You read it first in this week’s The Factory in Guide magazine.

Aortic anomaly  Earthworms can have as many as ten hearts. –

You read it first in this week’s The Factory in Guide magazine.

Earthworms or nightcrawlers, not everybody’s favorite creation. But they aren’t bad either, as creatures go. It’s kind of neat to see lots of them come up out of the ground after a good rain. I know a girl who used to enjoy having worm races. She would line two worms up side by side and see which could get across the finish line first. Her racing track was the porch with a piece of thread for the finish line stretched out six inches in front of the worms. There were many victorious races, after which she would let them go back to the ground.

Many of us may take these slimy, squiggly burrowing annelids (Latin for “little rings”) for granted. We know they are in the ground, we know they make great food for birds and fish and other creatures, but they do a whole lot more.  

Worms are said to be one of the farmer’s best friends in terms of keeping the soil rich. As long ago as 1881 Charles Darwin wrote: “It may be doubted whether there are many other animals which have played so important a part in the history of the world, as have these lowly organized creatures.”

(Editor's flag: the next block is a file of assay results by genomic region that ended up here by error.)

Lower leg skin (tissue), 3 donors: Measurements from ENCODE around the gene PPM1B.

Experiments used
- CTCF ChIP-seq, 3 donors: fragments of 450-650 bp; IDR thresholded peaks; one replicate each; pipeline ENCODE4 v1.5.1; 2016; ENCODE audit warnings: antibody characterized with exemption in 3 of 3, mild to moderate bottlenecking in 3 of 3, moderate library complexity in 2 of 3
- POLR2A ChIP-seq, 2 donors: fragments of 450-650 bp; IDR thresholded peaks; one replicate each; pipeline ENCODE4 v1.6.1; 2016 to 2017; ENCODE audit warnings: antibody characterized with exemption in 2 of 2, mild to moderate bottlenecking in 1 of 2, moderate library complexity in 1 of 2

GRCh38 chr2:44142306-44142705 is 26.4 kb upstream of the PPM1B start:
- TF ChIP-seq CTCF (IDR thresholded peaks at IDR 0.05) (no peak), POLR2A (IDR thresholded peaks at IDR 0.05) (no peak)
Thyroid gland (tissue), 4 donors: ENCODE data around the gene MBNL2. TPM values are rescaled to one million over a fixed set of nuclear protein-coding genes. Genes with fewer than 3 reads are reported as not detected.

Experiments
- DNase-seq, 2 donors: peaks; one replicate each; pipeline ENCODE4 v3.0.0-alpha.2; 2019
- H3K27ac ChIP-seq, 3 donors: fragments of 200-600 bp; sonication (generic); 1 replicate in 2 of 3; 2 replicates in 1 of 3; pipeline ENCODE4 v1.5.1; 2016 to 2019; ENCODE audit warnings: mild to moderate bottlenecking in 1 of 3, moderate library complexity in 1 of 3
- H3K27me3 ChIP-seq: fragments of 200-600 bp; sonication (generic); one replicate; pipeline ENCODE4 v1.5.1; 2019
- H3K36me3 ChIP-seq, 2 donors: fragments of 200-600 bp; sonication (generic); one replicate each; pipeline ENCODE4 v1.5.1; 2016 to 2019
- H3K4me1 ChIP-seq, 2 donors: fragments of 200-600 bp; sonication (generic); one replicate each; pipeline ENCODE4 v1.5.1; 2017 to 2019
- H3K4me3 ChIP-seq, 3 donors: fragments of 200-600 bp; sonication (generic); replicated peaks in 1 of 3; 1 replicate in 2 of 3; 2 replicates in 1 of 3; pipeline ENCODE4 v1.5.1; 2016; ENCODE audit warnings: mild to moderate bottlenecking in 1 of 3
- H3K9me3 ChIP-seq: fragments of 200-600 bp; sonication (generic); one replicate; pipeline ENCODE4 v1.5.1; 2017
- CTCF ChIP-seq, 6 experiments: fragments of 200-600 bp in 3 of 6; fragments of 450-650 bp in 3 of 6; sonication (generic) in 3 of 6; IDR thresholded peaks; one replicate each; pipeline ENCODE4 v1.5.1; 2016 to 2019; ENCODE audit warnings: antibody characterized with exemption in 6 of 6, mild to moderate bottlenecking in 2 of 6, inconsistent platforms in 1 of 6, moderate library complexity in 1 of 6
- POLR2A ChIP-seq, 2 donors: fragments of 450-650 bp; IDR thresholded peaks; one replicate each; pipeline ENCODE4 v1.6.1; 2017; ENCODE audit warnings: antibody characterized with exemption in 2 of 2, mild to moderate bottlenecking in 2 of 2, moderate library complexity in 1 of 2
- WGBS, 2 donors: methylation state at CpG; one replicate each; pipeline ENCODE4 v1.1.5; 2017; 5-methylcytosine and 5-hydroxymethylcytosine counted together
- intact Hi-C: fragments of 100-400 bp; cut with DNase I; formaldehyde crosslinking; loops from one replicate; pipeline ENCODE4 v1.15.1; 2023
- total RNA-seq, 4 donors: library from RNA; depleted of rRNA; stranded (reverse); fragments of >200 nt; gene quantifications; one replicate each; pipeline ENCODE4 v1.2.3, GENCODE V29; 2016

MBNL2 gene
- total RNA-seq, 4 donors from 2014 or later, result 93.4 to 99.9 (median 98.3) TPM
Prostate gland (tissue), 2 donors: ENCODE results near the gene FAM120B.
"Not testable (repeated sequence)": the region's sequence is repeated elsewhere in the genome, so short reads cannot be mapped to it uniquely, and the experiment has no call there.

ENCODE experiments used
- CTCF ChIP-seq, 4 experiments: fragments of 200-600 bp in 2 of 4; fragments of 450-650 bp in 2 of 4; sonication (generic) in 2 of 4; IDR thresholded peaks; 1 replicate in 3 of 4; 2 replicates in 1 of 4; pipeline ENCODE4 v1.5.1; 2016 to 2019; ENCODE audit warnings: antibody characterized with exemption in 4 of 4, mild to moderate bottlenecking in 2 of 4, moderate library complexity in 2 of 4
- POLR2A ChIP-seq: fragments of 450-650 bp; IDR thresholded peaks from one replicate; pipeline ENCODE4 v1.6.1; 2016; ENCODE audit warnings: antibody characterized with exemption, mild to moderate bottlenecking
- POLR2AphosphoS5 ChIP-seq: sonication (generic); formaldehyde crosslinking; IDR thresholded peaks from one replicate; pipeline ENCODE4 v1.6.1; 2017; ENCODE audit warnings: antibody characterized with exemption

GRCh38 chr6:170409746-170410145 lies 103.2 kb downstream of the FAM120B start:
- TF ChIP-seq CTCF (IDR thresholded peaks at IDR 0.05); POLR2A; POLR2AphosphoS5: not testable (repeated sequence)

As these segmented invertebrates go through the soil, they help to aerate the ground, which is a way to say they help to keep the soil healthy so other plants and things can grow better. One way they do this is by helping to break  down all the dead and rotting leaves and garden compost, thus helping to put nutrients back into the soil. 

You may have noticed the worm with its many segments. It is not uncommon for them to have from 100 – 150 muscled segments to their bodies. However, they do not have a bone structure. Their muscled segments help move them through the earth by twisty, rolly movements.

The worm’s genetic makeup is somewhat of a marvel. Depending on your definition of what a heart is, this creature may have zero, five or ten hearts! They have complex inner organs including five pairs of heart-like structures called aortic arches, which they use to pump oxygenated blood to the rest of their bodies. These aortic arches sit near their mouths and work very much like how our hearts work for our bodies. However, their arches have no chambers or valves like our hearts do. 

Some species of annelids regulate heartbeat using their muscles, while earthworms use nerve cells, much like vertebrates. Unlike us, they do not have lungs, but breathe through their skin. After an earthworm “breathes” through its skin, its aortic arches pump the oxygenated blood through its body for use using its dorsal and ventral blood vessels. The dorsal blood vessels carry the blood to the front of the worm, while the ventral blood vessels send it to the worm’s backside. 

red worms in compost – bait for fishing

Worms are pretty amazing for such little helpless creatures, and they do a huge job to help our environment! This reminds me of us when we feel helpless. God has to remind us that He will take care of us. Isaiah 41:14 says, “’Fear not, you worm Jacob, You men of Israel! I will help you,’ says the LORD And your Redeemer, the Holy One of Israel.”

Scripture taken from the New King James Version, Copyright 1982 by Thomas Nelson. Used by permission. All rights reserved.

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